View Single Post
  #1 (permalink)   Report Post  
Old 12-09-2007, 10:37 PM posted to sci.chem,
Mark Thorson Mark Thorson is offline
external usenet poster
Join Date: Jan 2006
Posts: 7,055
Default How Does Sugar Help Cream Float On Irish Coffee

According to Wikipedia:

"Although this beverage may be served without sugar,
doing so would prevent the cream from floating on top
of the coffee in the traditional manner."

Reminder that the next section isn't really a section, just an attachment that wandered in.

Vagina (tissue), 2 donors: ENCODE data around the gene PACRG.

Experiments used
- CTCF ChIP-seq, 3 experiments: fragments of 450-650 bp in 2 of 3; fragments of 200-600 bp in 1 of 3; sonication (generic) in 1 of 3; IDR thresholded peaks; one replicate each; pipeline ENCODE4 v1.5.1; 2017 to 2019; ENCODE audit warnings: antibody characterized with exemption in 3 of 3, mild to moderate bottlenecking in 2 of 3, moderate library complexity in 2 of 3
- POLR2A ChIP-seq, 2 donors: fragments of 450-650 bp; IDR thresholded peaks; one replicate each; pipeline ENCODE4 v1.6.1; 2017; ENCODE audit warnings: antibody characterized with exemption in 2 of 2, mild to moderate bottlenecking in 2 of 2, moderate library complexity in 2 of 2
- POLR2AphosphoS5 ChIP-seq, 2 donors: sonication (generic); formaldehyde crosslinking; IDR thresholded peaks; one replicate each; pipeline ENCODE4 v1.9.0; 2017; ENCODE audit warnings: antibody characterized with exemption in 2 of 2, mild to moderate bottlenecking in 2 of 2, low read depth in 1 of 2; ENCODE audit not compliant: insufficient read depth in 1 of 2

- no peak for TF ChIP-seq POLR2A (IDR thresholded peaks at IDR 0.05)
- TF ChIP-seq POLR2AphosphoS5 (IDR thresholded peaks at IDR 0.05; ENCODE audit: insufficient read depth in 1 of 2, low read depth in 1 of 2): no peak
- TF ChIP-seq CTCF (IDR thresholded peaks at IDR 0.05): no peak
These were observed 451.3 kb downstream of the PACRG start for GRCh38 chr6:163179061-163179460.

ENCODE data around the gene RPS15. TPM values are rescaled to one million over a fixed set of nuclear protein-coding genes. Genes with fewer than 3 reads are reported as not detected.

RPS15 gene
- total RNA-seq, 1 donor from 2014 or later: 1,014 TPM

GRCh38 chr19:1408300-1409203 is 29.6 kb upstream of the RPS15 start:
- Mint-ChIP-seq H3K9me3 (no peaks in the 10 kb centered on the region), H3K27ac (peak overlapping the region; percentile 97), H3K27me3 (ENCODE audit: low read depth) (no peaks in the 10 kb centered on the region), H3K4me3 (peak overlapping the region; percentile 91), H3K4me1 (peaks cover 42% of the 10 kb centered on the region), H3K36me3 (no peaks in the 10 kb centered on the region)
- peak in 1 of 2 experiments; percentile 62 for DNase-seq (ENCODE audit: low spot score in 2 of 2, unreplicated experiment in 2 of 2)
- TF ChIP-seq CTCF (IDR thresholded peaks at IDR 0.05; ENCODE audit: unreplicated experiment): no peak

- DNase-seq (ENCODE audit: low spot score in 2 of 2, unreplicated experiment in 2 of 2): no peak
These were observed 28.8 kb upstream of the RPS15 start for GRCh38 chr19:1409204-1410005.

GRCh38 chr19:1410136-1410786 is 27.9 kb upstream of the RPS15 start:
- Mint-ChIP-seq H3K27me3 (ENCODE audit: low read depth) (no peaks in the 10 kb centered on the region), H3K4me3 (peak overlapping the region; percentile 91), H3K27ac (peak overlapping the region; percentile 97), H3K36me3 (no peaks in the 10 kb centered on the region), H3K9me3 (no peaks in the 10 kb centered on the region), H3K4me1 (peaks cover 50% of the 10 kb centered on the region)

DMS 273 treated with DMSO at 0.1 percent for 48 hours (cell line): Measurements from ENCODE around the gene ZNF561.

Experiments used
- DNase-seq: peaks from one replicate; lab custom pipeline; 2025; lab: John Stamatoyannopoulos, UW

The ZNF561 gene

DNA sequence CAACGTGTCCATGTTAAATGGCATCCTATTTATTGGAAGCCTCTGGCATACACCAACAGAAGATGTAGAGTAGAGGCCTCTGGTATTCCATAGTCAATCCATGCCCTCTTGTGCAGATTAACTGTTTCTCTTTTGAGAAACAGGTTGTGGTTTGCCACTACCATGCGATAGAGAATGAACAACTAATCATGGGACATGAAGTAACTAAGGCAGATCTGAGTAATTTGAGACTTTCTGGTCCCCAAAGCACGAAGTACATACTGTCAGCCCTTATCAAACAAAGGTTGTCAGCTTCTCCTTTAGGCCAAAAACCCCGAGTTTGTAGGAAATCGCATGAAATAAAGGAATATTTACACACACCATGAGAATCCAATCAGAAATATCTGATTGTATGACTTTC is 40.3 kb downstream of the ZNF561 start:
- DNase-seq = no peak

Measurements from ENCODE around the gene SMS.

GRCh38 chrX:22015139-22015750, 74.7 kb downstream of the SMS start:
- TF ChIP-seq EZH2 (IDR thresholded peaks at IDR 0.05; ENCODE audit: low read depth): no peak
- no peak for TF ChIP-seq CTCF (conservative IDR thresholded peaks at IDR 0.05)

The recipe given has only 1 teaspoon of sugar
in 150 ml of Irish coffee, and this seems hardly
enough to modify the properties of the liquid
at all. Certainly not enough to substantially
change it's specific gravity, osmotic pressure,
ionic strength, etc. So how does it affect
floating the cream on top? Is this just a
bartender's myth?

It seems to me this is a ripe field for
experimental chemistry, if it hasn't been
done already. Why do chemists study stuff
that we can't use -- like the solubility of
noble gases in organic solvents -- when there
are practical problems of everyday life for
which everybody can benefit from the research?